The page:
This section is about how we would like to run this meeting. During the first part of the meeting we will be offering our thoughts and perspectives about union representation. No questions and comments ’til the end. While we acknowledge some of you have strong feelings, it’s important to show common courtesy. That applies to all of us, whether sentiments are positive or negative. We assure you that we aren’t recording or videotaping. We think this gets in the way of free flowing discussion and can prevent people from saying what they’d otherwise feel comfortable saying. Please don’t record us either. No one is allowed audio or video.

We’re committed to keeping this meeting consistent to all legal parameters. We acknowledge your rights to voice favorable opinions or unfavorable toward the union. We also have the right of free speech under the law to express our thoughts and opinions on the union. The law prevents threats, reprisals, promises of benefits. We fully support and agree with this principle. Please don’t think anything we say is a threat or promise. We support your right to choose to unionize or not unionize.

You will be called upon next Thursday to exercise the right to vote in a secret ballot election supervised by NLRB, the federal agency that handles matters like this. Your vote and right to vote is extremely important. You’re voting on the future welfare of yourself and your coworkers. Not voting is letting others decide for you. Your vote should be an informed vote. The outcome of the election will be determined by a majority of those who vote. If only 20 vote and 11 vote for representation, all 44 will be unionized. If you don’t vote, you are leaving a very important decision to others. The election is by secret ballot, which also means no one will know how each individual votes. You can vote ‘no’ even if you signed a card.

You should know per our request, the ballot will be in English and Spanish.

It’s important to know that unions advocate for improved wages, benefits, conditions of employment. They’re also an organization whose source of income is dues and fees. The payment of dues is not optional under most union contracts with private employers. The union will make promises of what they can do. Despite this, they cannot guarantee anything related to conditions of employment. On the other hand, we cannot make promises.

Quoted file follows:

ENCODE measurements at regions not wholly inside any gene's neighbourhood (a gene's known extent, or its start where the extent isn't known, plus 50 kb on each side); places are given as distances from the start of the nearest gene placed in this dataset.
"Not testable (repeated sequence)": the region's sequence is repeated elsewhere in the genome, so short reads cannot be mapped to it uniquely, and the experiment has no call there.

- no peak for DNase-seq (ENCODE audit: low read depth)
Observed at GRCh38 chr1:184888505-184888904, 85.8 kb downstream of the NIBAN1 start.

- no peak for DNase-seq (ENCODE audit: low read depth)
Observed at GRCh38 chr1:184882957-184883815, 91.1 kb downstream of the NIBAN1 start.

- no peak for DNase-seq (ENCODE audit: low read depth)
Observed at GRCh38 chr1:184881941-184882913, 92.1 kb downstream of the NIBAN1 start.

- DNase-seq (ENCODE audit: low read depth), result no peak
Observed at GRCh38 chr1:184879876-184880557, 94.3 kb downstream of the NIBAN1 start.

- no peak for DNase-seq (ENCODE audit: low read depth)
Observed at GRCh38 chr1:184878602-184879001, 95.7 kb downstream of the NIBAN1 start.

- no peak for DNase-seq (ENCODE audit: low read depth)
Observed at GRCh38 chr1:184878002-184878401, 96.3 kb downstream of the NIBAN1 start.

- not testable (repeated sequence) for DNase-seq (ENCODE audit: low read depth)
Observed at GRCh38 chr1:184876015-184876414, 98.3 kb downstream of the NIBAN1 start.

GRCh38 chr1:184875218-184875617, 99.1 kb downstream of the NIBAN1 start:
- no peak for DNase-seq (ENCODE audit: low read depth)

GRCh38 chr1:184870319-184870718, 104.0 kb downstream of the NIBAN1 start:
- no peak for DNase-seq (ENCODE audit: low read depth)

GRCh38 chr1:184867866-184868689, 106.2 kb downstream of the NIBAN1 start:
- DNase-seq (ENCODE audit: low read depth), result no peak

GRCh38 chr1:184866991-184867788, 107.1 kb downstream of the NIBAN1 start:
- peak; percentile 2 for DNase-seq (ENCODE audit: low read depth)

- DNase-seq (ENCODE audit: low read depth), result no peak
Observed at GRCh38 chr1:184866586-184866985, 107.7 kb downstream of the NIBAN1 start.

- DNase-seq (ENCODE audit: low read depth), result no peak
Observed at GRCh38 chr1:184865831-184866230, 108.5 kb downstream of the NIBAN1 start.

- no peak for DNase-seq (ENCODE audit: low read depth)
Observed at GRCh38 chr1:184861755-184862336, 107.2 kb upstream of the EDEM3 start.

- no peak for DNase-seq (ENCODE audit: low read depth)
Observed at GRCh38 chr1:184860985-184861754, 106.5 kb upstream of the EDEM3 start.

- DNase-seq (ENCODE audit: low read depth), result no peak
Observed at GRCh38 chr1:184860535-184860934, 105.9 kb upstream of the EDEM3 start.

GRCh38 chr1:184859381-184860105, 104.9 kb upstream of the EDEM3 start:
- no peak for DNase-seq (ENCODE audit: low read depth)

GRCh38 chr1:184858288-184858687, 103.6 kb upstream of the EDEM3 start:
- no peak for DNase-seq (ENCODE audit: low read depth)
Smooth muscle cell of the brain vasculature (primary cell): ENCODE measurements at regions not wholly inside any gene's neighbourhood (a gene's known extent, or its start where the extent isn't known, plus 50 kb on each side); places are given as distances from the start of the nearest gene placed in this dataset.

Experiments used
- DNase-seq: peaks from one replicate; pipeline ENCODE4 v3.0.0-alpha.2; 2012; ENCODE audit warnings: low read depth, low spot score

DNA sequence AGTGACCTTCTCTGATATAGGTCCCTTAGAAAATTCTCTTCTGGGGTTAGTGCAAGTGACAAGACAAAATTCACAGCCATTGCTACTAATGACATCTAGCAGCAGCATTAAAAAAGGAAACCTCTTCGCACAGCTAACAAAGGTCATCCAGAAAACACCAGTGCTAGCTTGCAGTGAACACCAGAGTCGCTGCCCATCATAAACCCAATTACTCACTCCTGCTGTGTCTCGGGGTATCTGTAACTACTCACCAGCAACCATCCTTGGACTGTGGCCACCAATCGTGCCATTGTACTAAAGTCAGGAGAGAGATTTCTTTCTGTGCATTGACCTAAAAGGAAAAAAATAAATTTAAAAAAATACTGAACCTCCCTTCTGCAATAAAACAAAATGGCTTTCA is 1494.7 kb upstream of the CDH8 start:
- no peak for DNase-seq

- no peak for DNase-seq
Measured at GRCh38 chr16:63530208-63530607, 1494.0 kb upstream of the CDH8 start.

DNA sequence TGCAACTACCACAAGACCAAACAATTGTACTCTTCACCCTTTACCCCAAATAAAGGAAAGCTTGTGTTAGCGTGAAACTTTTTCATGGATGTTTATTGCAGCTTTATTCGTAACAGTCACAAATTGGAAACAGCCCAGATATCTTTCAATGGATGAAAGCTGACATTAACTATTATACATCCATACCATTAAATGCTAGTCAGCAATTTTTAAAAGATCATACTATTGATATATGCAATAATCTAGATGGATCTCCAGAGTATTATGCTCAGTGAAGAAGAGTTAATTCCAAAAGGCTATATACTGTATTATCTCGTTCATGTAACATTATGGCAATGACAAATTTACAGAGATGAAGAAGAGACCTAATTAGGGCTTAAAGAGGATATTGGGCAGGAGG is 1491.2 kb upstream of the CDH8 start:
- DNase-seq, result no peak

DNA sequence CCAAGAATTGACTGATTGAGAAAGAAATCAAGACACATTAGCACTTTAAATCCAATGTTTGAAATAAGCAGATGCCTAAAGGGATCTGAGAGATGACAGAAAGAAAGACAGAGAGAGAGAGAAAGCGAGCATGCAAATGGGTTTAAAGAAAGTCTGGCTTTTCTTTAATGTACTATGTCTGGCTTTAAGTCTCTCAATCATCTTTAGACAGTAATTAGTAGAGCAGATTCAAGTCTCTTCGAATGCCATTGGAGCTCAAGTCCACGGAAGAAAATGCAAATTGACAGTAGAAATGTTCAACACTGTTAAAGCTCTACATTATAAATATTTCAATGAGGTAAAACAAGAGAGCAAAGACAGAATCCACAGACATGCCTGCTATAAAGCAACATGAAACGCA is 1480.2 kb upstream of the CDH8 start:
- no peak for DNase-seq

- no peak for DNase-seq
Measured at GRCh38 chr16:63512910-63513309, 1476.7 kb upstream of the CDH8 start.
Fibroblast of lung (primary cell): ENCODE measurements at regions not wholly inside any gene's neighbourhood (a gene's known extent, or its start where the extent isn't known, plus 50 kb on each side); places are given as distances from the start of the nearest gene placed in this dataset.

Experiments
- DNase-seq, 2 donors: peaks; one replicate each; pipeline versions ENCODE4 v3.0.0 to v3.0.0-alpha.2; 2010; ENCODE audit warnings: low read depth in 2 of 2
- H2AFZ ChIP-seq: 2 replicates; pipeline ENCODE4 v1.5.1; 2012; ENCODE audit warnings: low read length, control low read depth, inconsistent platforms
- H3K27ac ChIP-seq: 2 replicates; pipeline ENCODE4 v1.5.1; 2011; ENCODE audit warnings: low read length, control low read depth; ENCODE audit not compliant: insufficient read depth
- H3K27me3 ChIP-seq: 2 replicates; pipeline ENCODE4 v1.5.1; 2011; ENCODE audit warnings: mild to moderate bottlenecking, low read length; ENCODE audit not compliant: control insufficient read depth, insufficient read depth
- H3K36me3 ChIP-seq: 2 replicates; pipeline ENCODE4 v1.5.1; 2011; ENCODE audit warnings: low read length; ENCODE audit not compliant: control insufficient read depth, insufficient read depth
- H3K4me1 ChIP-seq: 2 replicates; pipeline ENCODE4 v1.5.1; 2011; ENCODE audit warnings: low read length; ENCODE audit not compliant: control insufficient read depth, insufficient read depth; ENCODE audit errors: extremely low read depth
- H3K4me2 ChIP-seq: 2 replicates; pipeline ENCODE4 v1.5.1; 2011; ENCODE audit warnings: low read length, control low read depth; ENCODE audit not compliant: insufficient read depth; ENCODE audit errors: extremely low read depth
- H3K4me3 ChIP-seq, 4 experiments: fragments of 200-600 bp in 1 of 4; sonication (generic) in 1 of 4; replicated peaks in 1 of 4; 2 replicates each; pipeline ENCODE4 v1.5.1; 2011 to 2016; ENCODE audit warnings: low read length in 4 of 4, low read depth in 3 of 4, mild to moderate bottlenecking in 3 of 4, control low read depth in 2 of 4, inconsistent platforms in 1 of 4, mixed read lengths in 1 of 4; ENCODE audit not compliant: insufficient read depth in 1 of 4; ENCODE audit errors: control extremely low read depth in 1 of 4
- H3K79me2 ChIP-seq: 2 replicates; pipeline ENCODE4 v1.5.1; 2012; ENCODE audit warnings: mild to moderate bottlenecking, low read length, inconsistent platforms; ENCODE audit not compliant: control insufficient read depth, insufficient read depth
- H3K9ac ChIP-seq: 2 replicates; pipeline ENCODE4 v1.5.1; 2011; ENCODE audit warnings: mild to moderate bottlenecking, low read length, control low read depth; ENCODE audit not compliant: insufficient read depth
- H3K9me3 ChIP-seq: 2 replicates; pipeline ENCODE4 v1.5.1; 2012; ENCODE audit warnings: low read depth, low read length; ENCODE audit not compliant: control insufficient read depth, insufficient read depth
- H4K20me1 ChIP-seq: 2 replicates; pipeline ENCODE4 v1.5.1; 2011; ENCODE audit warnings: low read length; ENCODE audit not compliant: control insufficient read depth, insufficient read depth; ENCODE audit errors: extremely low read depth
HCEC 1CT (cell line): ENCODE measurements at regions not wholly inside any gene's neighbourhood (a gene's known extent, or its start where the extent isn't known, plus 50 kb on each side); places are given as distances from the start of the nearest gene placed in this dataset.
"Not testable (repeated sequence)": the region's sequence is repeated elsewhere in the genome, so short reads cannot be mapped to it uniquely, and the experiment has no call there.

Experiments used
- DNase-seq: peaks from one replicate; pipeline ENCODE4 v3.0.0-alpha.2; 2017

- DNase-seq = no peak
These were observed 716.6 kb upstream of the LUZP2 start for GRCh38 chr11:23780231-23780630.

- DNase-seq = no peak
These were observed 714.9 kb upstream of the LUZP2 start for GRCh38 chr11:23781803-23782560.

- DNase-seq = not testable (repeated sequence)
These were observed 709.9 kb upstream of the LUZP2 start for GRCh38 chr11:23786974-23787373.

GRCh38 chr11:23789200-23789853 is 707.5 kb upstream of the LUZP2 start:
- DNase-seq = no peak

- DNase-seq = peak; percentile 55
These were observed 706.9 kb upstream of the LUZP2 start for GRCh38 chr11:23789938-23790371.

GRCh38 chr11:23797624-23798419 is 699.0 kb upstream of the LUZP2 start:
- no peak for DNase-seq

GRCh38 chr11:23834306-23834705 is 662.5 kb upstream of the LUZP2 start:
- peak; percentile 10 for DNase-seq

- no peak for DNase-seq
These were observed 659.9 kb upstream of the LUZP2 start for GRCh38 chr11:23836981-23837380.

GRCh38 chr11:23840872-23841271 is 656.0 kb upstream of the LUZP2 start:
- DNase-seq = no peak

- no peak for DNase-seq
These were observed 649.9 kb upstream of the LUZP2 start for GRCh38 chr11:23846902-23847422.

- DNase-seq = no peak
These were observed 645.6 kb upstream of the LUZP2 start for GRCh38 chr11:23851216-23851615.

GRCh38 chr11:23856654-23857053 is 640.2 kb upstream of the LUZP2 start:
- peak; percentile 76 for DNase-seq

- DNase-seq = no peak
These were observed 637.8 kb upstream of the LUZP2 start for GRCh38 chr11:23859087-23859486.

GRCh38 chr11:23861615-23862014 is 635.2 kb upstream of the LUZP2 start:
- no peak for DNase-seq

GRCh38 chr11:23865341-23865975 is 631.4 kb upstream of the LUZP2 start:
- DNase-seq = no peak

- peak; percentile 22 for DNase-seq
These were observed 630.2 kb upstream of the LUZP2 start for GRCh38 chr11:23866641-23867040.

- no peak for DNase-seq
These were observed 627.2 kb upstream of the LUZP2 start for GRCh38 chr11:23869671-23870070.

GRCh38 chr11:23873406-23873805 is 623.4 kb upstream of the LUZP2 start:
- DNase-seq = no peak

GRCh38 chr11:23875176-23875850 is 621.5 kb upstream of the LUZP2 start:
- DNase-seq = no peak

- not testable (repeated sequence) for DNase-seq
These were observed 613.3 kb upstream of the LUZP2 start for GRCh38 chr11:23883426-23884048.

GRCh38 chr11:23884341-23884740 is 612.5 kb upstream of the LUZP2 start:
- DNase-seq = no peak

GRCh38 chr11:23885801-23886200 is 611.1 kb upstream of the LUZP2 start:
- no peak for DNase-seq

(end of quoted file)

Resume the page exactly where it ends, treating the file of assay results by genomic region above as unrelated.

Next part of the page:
There are several things unions are not. They’re not the source of your pay and benefits. They’re not responsible for providing you a safe work environment. They don’t spend their resources on work safety. They don’t provide job security.

Do your interests really align with this union? Find out what it means to be represented by them. Ask what it means to have them negotiating your pay hours and benefits. We would lose the ability to work directly with you on these issues.

Sometimes we can lose sight of how critical and vital teamwork is to our own success. We should all be against a divided workplace. Us versus them is counterproductive. Unionization pushes for division between us, as if we all can’t work together toward reasonable solutions. I think we’re better than this. Accusations are being made that we dismiss and ignore safety concerns, tolerate sexual harassment, mistreat employees, have substandard wages — all simply false. Those words, “dismiss,” “ignore,” “tolerate,” “mistreat,” are used to inflame emotion, divisiveness and mistrust. Negative messaging steers away from cooperation and negatively affects morale.

We built Grand Central Bakery together. Teamwork is our strength and our best opportunity to have a positive impact on our workplace.